American Federation of Government Employees, Local 3615 (Union) and Social Security Administration, Office of Hearings and Appeals, Falls Church, Virginia (Agency)
[ v57 p19 ]
57 FLRA No. 7
AMERICAN FEDERATION OF GOVERNMENT
EMPLOYEES, LOCAL 3615
SOCIAL SECURITY ADMINISTRATION
OFFICE OF HEARINGS AND APPEALS
FALLS CHURCH, VIRGINIA
March 28, 2001
Before the Authority: Dale Cabaniss, Chairman; Donald S. Wasserman and Carol Waller Pope, Members.
Decision by Member Pope for the Authority.
I. Statement of the Case
This matter is before the Authority on exceptions to an award of Arbitrator Irwin Kaplan filed by the Union under § 7122(a) of the Federal Service Labor-Management Relations Statute (the Statute) and part 2425 of the Authority's Regulations. The Agency filed an opposition to the Union's exceptions.
The Arbitrator found that the Agency overpaid the grievant. The Arbitrator recommended that the Agency deny the grievant's request that it waive its claim to the overpayment, but that the Agency waive a payment penalty and administrative costs.
For the reasons that follow, we find that the Union has failed to show the award is deficient under § 7122(a) of the Statute. Therefore, we deny the exceptions.
II. Background and Arbitrator's Award
The Agency partially reimbursed the grievant for outstanding overtime pay ("the first payment"). The Agency and the Union subsequently entered into a settlement agreement, whereby the Agency agreed to compensate its employees for outstanding overtime pay due for work performed from 1981 to 1998. Pursuant to the settlement agreement, the Agency paid the grievant an additional amount ("the second payment"). [ v57 p20 ]
Approximately three weeks after the second payment, the Agency informed the grievant that it had erroneously included in that payment money for work covered by the first payment. When the Agency requested reimbursement, the grievant repaid the portion of the overpayment constituting net backpay. However, questioning the accuracy of the Agency's calculation of the overpayment, he refused to reimburse the Agency the amount paid him in interest and sought a waiver of that indebtedness. The grievant subsequently paid taxes on the alleged overpayment, and the Union invoked arbitration pursuant to the parties' 1993 Debt Collection Memorandum of Understanding ("the Memorandum"). Although he did not expressly formulate issues, the Arbitrator explicitly addressed: (1) whether the grievant received an overpayment and, if so, (2) whether any of the indebtedness should be waived. See Award at 7-10.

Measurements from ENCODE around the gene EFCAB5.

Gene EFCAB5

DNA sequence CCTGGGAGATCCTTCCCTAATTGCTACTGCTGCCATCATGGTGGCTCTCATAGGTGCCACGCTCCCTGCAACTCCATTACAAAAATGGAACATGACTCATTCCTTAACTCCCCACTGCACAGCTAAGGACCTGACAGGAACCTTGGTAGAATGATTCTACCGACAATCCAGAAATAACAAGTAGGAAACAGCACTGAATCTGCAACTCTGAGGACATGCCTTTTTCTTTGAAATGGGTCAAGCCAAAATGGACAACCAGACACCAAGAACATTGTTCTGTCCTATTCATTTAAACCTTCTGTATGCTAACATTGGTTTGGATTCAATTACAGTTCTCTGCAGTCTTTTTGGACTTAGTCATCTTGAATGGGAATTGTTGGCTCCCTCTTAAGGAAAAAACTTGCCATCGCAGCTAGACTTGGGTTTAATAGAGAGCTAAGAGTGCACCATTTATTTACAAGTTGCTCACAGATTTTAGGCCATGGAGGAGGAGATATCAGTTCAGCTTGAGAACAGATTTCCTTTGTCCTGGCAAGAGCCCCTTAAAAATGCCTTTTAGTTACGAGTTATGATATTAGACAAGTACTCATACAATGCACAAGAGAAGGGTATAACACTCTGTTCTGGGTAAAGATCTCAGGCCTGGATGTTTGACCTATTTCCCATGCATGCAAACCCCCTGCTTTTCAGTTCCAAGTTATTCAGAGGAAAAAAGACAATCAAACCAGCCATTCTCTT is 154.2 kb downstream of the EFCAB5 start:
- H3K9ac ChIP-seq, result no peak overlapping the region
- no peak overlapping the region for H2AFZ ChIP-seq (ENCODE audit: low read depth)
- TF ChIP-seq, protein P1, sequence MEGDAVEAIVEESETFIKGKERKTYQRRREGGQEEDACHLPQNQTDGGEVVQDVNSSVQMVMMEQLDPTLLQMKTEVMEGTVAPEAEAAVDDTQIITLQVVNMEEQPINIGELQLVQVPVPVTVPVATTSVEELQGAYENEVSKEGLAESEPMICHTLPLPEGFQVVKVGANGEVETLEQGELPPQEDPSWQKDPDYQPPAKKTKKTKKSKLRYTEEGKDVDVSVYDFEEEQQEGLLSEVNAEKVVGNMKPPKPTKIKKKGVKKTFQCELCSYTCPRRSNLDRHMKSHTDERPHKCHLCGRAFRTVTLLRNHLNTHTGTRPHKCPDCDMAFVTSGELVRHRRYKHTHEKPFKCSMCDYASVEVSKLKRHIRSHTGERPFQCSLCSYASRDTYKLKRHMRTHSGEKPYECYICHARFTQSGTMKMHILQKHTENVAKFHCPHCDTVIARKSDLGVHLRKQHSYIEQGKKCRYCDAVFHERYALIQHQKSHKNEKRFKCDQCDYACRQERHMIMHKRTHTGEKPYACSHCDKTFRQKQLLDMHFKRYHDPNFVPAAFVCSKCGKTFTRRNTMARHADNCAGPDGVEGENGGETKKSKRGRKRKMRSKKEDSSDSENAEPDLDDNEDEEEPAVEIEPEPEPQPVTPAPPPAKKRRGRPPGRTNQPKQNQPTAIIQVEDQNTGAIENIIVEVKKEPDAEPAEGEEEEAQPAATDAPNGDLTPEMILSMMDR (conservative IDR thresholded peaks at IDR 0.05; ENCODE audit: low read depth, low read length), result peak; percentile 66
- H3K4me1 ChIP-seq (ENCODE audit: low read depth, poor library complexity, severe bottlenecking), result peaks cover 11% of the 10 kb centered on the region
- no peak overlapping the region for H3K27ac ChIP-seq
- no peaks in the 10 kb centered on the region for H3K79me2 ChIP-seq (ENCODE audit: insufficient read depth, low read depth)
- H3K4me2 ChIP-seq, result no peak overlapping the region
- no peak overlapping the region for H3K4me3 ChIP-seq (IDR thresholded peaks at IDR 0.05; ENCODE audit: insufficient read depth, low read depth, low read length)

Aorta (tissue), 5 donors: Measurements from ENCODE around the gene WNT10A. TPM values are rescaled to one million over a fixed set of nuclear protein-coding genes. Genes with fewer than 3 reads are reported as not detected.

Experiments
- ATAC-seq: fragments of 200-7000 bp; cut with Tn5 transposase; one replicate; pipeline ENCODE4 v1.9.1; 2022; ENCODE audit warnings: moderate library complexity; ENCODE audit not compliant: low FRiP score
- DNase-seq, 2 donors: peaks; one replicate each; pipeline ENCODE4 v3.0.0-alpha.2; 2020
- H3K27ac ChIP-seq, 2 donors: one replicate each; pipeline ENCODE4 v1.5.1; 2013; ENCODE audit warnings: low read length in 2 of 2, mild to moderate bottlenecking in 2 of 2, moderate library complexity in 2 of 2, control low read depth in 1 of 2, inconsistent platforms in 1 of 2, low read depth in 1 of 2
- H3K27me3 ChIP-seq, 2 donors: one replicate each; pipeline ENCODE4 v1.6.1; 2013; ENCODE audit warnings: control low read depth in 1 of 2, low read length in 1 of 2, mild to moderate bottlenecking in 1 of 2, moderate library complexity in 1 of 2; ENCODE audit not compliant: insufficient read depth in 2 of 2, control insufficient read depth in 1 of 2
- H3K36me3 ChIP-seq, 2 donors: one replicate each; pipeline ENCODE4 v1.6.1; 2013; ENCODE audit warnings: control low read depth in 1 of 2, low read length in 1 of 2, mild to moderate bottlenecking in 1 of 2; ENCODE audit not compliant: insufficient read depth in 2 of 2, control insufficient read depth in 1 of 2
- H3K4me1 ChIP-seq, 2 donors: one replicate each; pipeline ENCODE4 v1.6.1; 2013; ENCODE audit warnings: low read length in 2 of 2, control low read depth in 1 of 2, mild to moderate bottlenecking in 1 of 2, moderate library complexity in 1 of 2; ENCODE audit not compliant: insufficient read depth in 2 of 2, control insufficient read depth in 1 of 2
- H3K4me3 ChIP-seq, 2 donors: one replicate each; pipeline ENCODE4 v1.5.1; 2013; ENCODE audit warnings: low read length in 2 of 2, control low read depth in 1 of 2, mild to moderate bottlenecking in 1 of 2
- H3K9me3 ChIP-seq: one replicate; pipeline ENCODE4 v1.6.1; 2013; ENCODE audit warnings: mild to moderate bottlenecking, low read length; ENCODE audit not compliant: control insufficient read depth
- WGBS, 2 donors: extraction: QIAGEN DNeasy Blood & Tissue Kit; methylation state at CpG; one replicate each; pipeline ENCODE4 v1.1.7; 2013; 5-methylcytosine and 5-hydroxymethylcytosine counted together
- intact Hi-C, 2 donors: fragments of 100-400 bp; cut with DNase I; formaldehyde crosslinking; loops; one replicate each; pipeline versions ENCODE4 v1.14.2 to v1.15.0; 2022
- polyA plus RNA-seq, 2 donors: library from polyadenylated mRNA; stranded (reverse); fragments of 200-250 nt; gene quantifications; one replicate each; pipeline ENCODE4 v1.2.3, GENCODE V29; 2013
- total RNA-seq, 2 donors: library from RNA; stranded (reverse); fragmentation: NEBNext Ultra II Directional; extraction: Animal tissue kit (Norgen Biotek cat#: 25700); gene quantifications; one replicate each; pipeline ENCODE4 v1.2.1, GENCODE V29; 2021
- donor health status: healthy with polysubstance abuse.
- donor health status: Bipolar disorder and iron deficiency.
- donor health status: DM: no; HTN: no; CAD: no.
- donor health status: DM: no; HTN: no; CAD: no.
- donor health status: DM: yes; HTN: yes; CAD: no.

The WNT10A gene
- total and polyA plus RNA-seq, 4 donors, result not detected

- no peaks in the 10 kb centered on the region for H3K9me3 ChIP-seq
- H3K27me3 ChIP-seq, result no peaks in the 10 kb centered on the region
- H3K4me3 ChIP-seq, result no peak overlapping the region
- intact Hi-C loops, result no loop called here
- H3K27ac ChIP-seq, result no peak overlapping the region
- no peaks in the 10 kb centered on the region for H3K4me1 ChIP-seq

The Arbitrator concluded that the grievant owed the Agency the remainder of the overpayment and certain taxes related to the overpayment. The Arbitrator found that he did not have the authority to offset the grievant's debt by any outstanding overtime pay earned prior to the periods covered by the settlement agreement because that agreement "provided a negotiated remedy for all of the Agency's violations regarding overtime." Id. at 9. He also found that, in any event, the Union provided no evidence of unpaid overtime work prior to the dates covered by the settlement agreement.
With regard to the Union's request for waiver, the Arbitrator found that the Agency's overpayment was largely attributable to its prior payroll provider and that the Agency promptly notified the grievant of the mistake. He further determined that the grievant was not free to use the overpayment funds as his own. In doing so, the Arbitrator found, the grievant "was knowingly at risk and also had to pay taxes on such funds." Id. Given these considerations, the Arbitrator concluded that the Agency's failure to waive the debt "would not be against equity and good conscience nor against the best interest of the United States within the meaning of either 5 U.S.C. § 5584 or the [Memorandum]." Id. However, he determined that since the Agency had a "long history of errors . . . relative to overtime pay" and had failed to adequately respond to the grievant's requests for information regarding the overpayment, it would be against equity and good conscience for the Agency to also assess a late payment penalty or administrative costs against the grievant. Id. at 9-10.